150W I'd suggest that you go for one of the ultra-efficient tower coolers on
the market (or the $200+ Noctua HN-C14). The following page is a useful
reference: http://www.frostytech.com/top5heatsinks.cfm (although some other
sites don't always agree with Frosty's results).

Anyway, I thought I owed the group a review of sorts for the help that was
offered when I couldn't find any info on the cooler. I hope at least one of
you read it.
--
Shaun.

"Humans will have advanced a long, long, way when religious belief has a
cozy little classification in the DSM."
David Melville (in r.a.s.f1)


 
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Gordon
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      10-11-2011
On 2011-10-11, ~misfit~ <(E-Mail Removed)> wrote:
> Well, I went ahead and bought one of these despite the dearth of reviews.


[Snip] A experience review

>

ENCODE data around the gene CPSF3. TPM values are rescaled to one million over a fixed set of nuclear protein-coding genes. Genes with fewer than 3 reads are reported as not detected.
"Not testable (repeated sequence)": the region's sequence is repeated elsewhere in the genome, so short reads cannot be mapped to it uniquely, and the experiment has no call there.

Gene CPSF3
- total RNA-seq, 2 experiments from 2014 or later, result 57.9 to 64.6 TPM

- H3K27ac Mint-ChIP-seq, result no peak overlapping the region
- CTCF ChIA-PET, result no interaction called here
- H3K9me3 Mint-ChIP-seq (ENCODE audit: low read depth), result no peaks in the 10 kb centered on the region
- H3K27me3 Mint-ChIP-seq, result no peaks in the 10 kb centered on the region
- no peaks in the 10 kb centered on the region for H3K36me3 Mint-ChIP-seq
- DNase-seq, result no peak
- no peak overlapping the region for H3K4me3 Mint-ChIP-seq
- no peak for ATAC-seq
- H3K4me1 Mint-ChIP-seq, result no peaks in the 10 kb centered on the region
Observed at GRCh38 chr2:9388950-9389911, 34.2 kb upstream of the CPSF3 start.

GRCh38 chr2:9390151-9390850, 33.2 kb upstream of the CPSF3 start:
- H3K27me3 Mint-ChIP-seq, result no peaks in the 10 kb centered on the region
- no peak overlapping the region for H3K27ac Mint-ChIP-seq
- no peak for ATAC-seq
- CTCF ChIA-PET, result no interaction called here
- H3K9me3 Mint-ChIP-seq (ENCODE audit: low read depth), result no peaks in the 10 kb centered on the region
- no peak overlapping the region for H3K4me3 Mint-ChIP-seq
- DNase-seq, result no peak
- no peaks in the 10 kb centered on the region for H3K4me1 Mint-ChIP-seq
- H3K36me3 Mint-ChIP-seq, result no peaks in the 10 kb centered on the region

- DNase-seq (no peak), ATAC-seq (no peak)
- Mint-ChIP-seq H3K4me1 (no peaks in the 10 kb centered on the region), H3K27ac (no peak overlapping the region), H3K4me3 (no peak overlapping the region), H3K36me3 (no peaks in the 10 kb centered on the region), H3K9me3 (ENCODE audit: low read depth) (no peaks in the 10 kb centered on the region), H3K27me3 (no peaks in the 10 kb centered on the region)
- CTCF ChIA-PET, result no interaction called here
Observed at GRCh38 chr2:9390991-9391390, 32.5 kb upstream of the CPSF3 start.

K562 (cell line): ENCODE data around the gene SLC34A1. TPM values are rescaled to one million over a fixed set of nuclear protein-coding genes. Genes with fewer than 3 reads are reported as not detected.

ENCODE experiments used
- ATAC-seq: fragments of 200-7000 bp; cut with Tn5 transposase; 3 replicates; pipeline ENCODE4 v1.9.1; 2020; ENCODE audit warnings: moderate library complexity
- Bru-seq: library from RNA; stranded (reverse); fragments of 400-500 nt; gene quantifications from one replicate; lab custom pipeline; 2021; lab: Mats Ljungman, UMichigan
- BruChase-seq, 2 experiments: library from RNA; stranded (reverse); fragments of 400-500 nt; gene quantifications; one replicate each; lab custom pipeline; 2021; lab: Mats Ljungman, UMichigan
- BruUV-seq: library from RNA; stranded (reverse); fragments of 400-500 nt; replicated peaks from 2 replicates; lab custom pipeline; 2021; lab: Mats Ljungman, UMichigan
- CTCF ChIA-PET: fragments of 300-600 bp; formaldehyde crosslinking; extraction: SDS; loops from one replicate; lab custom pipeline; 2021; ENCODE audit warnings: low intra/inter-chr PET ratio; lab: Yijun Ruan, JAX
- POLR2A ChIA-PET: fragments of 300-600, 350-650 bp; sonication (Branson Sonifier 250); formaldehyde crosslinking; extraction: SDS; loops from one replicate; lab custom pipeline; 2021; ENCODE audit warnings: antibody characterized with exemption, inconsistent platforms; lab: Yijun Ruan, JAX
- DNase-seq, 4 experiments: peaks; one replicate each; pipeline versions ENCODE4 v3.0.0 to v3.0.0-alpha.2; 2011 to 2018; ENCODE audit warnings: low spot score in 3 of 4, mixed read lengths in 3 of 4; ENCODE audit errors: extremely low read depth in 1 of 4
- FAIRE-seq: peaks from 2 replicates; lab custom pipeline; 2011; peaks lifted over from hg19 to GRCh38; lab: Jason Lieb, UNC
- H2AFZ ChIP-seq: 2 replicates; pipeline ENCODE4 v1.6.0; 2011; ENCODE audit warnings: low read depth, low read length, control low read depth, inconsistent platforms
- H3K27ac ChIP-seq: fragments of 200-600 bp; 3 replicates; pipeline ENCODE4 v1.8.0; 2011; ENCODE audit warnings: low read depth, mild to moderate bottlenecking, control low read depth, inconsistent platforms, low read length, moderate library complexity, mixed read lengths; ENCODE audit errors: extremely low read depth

>
> Anyway, I thought I owed the group a review of sorts for the help that was
> offered when I couldn't find any info on the cooler. I hope at least one of
> you read it.


Done!

Now off to learn about wicking.
 
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~misfit~
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      10-11-2011
Somewhere on teh intarwebs Gordon wrote:
> On 2011-10-11, ~misfit~ <(E-Mail Removed)> wrote:
>> Well, I went ahead and bought one of these despite the dearth of
>> reviews.

>
> [Snip] A experience review
>
>> Anyway, I thought I owed the group a review of sorts for the help
>> that was offered when I couldn't find any info on the cooler. I hope
>> at least one of you read it.

>
> Done!
>
> Now off to learn about wicking.


Cool. Yeah, wicking is an important part of the way heatpipes work that is
often overlooked. Simply changing the orientation of a cooler so that the
wick system isn't having to work against gravity so much can shave quite a
few degrees off the temperature.

For instance, most tower coolers actually work better if they're fitted
'flat' in the case, with the exhaust air going upwards toward the PSU. As